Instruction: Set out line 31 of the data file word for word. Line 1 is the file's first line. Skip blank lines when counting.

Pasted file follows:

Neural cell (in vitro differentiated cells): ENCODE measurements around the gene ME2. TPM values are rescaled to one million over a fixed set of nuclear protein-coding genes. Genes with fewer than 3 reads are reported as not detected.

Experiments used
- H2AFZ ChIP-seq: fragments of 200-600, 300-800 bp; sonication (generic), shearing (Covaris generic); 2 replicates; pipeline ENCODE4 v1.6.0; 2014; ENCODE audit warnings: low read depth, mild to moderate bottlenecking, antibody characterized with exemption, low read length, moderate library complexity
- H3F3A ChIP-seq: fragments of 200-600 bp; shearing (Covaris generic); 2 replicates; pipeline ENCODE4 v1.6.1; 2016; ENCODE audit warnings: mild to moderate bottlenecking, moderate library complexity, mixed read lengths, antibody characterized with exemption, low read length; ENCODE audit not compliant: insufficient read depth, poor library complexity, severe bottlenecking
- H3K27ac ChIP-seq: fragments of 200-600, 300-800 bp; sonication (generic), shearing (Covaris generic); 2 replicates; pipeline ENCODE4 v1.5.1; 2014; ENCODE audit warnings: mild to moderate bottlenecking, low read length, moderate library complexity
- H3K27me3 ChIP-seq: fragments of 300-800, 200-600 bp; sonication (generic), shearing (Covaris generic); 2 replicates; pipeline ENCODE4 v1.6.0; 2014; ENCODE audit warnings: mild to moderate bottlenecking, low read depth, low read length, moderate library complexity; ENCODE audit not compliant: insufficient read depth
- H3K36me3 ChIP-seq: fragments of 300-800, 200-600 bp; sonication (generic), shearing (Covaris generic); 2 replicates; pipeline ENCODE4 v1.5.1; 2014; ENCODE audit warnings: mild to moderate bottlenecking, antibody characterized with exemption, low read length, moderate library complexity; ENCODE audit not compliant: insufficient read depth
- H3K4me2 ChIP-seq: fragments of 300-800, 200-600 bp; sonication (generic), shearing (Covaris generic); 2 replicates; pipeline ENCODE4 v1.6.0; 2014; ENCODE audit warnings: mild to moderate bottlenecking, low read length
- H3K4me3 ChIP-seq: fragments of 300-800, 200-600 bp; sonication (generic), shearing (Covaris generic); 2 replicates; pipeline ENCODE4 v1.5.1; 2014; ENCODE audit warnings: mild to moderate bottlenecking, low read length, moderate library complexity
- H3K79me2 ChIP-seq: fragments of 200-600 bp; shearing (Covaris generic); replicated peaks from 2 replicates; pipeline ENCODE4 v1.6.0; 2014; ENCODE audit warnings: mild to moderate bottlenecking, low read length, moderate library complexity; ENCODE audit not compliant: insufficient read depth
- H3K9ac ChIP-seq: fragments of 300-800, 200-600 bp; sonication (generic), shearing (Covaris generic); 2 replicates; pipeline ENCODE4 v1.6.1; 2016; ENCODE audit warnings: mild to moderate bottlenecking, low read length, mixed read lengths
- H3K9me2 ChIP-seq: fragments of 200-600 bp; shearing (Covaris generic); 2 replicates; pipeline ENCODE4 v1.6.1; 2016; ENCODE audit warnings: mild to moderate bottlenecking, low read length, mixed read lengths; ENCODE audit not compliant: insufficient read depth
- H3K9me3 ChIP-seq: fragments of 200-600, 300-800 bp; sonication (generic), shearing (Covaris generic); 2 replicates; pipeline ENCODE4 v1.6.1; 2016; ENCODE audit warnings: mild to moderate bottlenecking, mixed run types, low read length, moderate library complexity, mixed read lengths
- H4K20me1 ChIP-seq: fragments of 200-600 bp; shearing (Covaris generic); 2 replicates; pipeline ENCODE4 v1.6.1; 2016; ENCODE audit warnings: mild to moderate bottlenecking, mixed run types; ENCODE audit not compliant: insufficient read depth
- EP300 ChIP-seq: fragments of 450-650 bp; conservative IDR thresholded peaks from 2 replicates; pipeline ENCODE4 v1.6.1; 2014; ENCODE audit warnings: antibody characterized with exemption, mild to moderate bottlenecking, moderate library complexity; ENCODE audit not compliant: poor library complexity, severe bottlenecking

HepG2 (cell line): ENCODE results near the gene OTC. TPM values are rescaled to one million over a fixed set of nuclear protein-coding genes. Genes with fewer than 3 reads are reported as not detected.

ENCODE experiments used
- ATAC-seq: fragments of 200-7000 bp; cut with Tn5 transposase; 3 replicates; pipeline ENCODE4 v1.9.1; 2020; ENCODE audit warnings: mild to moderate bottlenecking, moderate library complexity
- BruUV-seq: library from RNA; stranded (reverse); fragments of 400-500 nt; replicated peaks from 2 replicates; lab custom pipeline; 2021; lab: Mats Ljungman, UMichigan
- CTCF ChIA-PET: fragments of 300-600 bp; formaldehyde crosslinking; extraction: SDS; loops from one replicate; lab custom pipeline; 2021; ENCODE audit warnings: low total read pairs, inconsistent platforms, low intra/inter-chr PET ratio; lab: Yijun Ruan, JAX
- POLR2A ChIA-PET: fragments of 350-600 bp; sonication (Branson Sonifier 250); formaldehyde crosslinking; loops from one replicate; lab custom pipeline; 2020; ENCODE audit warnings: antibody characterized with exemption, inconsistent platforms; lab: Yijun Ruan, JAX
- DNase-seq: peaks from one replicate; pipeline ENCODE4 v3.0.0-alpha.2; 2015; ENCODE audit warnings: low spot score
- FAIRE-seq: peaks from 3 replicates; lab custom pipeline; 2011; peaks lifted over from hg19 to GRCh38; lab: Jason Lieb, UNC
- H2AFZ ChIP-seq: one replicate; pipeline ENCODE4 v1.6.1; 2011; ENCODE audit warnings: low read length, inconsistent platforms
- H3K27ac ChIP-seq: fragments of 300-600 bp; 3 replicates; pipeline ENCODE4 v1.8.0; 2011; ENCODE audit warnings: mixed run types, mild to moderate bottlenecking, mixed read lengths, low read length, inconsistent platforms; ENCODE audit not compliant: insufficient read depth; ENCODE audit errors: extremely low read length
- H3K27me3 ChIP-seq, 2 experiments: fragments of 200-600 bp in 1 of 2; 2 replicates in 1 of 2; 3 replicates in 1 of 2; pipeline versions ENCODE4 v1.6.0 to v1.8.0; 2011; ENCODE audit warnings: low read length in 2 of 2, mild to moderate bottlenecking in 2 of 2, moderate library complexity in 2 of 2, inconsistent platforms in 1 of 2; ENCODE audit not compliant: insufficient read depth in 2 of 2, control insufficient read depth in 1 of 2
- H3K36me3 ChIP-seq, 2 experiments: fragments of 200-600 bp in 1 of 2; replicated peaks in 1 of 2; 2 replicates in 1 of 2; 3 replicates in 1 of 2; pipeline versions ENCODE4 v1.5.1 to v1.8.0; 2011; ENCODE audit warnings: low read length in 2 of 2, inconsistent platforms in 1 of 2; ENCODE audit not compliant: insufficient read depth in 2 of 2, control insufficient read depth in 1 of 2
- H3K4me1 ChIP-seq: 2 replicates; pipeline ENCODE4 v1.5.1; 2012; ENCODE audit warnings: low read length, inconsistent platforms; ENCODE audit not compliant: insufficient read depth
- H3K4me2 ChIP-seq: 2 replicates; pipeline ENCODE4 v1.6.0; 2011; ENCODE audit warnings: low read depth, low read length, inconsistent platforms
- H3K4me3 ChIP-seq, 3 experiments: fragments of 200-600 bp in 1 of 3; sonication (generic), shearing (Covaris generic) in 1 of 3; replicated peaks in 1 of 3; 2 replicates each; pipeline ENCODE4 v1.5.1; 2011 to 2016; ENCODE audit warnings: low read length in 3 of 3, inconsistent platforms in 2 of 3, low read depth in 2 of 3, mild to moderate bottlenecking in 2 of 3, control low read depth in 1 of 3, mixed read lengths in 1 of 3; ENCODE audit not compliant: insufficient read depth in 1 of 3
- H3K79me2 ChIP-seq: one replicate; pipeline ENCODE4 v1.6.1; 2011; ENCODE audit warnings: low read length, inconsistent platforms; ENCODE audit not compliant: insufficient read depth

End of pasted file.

- H3K79me2 ChIP-seq: one replicate; pipeline ENCODE4 v1.6.1; 2011; ENCODE audit warnings: low read length, inconsistent platforms; ENCODE audit not compliant: insufficient read depth